Madame Bible

By Teresa Bill, serving in the Republic of the Congo

It was a typical children’s club at our home in Ollombo—under the carport that has expanded into a youth shelter. Lekonga, 10, who never misses club, came to me at the end of a meeting in May 2010 in tears. God had been convicting him of his disobedience to his mother, he said, and he asked for prayer.

I have found that when the children ask for prayer, they are really asking for help. (It’s an opportunity to counsel them and talk about real problems; it also gives them the opportunity to confess their sins to God.) So I directed Lekonga to a young man who is our neighbor and recently became a follower of Jesus. Since he speaks the local Lingala language (and I am still learning!), I asked him to counsel and pray with the child.


After nearly three years of doing children’s outreach here, it was the first time one of the kids had come to us for spiritual help—a breakthrough for this community that is shrouded in animistic, superstitious beliefs.

For example, we tried to learn and spell each child’s name last year, but then they refused to attend because they thought we would curse them if we knew their names. (Often the children give other names, rather than their own.) One neighborhood family even forbade their children to attend—because white people eat children!

Despite these cultural challenges, club is the highlight of the week for the children. (We began with 25  attending; today we average 90.) Each Wednesday, an announcement is made to the neighborhood on a loud speaker. Celestin and Jeanne Mayala, our Congolese colleagues, help with the meetings, in which we sing, sing, and sing Bible songs in French and Lingala. Our lessons and teachings, such as showing courtesy and respect for others, are all biblically based.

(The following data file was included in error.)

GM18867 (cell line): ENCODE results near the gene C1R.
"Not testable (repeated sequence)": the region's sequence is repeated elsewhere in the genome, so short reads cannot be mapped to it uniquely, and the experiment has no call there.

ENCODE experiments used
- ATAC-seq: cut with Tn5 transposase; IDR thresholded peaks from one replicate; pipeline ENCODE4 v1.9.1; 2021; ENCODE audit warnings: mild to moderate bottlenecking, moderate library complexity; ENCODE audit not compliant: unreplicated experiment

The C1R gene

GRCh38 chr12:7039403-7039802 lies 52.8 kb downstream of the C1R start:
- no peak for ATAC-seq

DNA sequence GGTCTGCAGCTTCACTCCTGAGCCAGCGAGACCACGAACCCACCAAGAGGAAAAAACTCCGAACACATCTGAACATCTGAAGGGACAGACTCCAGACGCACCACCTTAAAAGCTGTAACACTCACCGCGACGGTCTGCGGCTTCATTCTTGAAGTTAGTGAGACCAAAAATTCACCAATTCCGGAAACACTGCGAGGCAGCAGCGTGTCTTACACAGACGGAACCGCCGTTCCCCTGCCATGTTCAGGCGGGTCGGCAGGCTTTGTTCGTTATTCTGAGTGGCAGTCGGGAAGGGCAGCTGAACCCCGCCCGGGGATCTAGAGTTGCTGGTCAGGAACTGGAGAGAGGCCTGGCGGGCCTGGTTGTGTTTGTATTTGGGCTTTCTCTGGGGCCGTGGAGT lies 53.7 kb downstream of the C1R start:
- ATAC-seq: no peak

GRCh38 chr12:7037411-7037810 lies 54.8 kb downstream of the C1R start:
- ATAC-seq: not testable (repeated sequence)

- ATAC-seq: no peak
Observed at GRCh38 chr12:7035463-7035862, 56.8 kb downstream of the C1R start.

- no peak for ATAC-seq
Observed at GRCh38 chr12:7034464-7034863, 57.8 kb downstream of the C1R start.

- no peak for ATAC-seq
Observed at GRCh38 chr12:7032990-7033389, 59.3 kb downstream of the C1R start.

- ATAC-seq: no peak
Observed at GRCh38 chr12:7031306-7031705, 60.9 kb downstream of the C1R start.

Also, the children earn awards for memorizing verses and the names of the New Testament books. We received a shipment of Gideon New Testaments, which the children can earn by memorizing verses.

Coloring Is a Highpoint

Even the young children learn Bible verses. (Some of the very young confuse my last name, “Bill”, with Bible, so they call me Madame Bible. I love that!) But the highlight of the meeting is coloring a picture of a Bible story; the children had never had the opportunity to color until they attended our meetings!

Steven loves club, but he must bring his fussy baby brother, which is common in this community where children are responsible for their younger siblings. (We are prepared with a blanket that lies on the floor for the nappers and babies.) One day recently, Steven said that he hadn’t heard the announcement the previous week, so he had missed the meeting! He was so sad.

We reminded him that we meet every Wednesday from 3–6 p.m., without fail, unless there is a big rain. We even meet in the extreme heat and humidity (100 F!).

Some local officials have visited our children’s meeting because they’d received good reports about our teaching. God has blessed our group. We account our success to the Lord, who has enabled us to be faithful each week, and to sharing good Bible teaching in a fun atmosphere with leaders who are good Christian models. Most important, we communicate God’s love to love-starved children.


As for Lekonga, his life has changed since that spring day. He is happier than he used to be, and his parents say he is less difficult and more obedient. A bright student, he reads and understands French and is a joy to have in club where he actively listens and answers questions. “I like club,” he says. “It is fun and interesting and challenges me!”

Because of your prayerful support of the Great Commission Fund, children like Lekonga have the opportunity to hear and respond to the good news of Jesus Christ at the weekly children’s meeting in Ollombo, Congo.

What You Can Do

Give to the Great Commission Fund—partner with Alliance workers like Teresa Bill to share Jesus with children and families alike, who are all in need of the life-changing good news.

Pray for Alliance workers around the world.

Be sure to check out alife‘s January 15 issue that includes more stories about the powerful, Kingdom-expanding impact of children’s ministries.


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